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Publication numberUS7790682 B1
Publication typeGrant
Application numberUS 11/001,804
Publication dateSep 7, 2010
Filing dateDec 2, 2004
Priority dateDec 2, 2003
Fee statusPaid
Publication number001804, 11001804, US 7790682 B1, US 7790682B1, US-B1-7790682, US7790682 B1, US7790682B1
InventorsMichael Blaber, Stephen R. Brych
Original AssigneeThe Florida State University Research Foundation, Inc.
Export CitationBiBTeX, EndNote, RefMan
External Links: USPTO, USPTO Assignment, Espacenet
Use in tissue engineering, tissue repair; stimulating mitogenesis in cells
US 7790682 B1
An engineered, purified polypeptide of acidic fibroblast growth factor (FGF-1) is described, the amino acid sequence of which consists essentially of SEQ ID NO: 1. The engineered polypeptide provides 70 times the mitogenic activity of wild type acidic fibroblast growth factor. Other engineered FGFs are also described, having altered properties, including reduced heparin binding affinity and increased mitogenicity as demonstrated with a model mammalian cell line derived from mice, NIH 3T3 fibroblasts.
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1. A method of stimulating mitogenesis in cells by contacting same with a purified polypeptide of mutated human fibroblast growth factor 1, the amino acid sequence of which consists essentially of SEQ ID NO: 1.
2. The method of claim 1, wherein said polypeptide is contained in a pharmaceutical composition.
3. The method of claim 1, wherein said polypeptide contacts said cells by being delivered from a medical device.
4. The method of claim 3, wherein said polypeptide is contained in a pharmaceutical composition.
5. A medical device bearing the purified polypeptide consisting essentially of SEQ ID NO: 1 and adapted for delivering said polypeptide into contact with cells or tissues.
6. A method of treating a damaged biological tissue in vivo to stimulate proliferation cells leading to tissue repair, the method comprising contacting said tissue with an isolated mutant polypeptide of FGF-1, the amino acid sequence of which consists essentially of SEQ ID NO:1.
7. A method of treating cells to stimulate cell proliferation, the method comprising contacting the cells with a purified polypeptide the amino acid sequence of which is selected from a sequence consisting essentially of SEQ ID NO: 2 or SEQ ID NO: 3.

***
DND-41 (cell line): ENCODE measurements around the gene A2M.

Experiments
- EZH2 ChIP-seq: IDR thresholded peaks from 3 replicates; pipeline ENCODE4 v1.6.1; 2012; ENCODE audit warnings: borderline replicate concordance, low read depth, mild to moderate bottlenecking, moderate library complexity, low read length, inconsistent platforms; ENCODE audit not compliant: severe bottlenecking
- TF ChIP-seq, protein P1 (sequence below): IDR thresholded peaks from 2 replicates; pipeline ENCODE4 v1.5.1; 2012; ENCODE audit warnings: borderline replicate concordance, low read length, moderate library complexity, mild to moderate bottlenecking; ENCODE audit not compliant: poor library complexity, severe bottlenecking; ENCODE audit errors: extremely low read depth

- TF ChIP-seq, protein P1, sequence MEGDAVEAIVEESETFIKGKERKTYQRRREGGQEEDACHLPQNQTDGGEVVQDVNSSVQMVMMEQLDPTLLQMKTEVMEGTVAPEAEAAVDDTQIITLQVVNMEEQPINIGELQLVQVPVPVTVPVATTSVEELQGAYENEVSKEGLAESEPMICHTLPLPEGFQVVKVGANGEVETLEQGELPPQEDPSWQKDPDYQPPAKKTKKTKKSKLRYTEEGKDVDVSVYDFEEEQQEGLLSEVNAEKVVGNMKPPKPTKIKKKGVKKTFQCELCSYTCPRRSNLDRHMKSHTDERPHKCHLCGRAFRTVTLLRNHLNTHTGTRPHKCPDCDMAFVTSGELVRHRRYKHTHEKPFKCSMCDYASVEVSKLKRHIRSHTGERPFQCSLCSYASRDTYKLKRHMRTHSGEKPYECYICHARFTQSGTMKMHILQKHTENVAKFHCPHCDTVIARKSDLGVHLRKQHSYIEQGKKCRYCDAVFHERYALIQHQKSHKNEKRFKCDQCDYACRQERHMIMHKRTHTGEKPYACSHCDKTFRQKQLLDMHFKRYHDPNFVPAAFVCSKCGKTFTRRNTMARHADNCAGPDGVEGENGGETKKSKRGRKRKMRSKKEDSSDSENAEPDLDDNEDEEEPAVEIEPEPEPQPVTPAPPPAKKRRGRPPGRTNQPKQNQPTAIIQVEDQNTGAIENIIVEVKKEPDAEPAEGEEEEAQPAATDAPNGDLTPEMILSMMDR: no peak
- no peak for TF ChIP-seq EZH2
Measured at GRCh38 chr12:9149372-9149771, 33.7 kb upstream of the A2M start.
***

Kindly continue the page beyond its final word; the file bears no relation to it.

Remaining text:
This application claims priority from provisional application Ser. No. 60/526,428, which was filed on Dec. 2, 2003, and which is incorporated herein by reference in its entirety.


The present invention relates to the field of mammalian tissue growth factors and, more particularly, to polypeptides comprising engineered mutants of acidic fibroblast growth factor which demonstrate altered biological activity.


Analysis of the structural databank indicates that the overwhelming majority of protein structures can be classified as belonging to one of a very limited number of fundamental protein architectures (currently comprising ten such “superfolds”). These architectures represent a kinetic and thermodynamic solution to the protein folding problem, and their limited number suggests that the evolution of functionality within the proteome is achieved primarily through modification of existing protein architectures, rather than entirely new designs. Experimental and theoretical studies of protein stability and function relationships suggest that novel functionality is typically achieved at the expense of stability (i.e. the “stability/function tradeoff” hypothesis). Together, these results additionally suggest that an important property of the ten fundamental superfolds is the ability to accommodate a wide variety of mutations, yet remain stably folded. Thus, the ten fundamental protein architectures likely share a basic property, namely, the potential for substantial thermodynamic stability.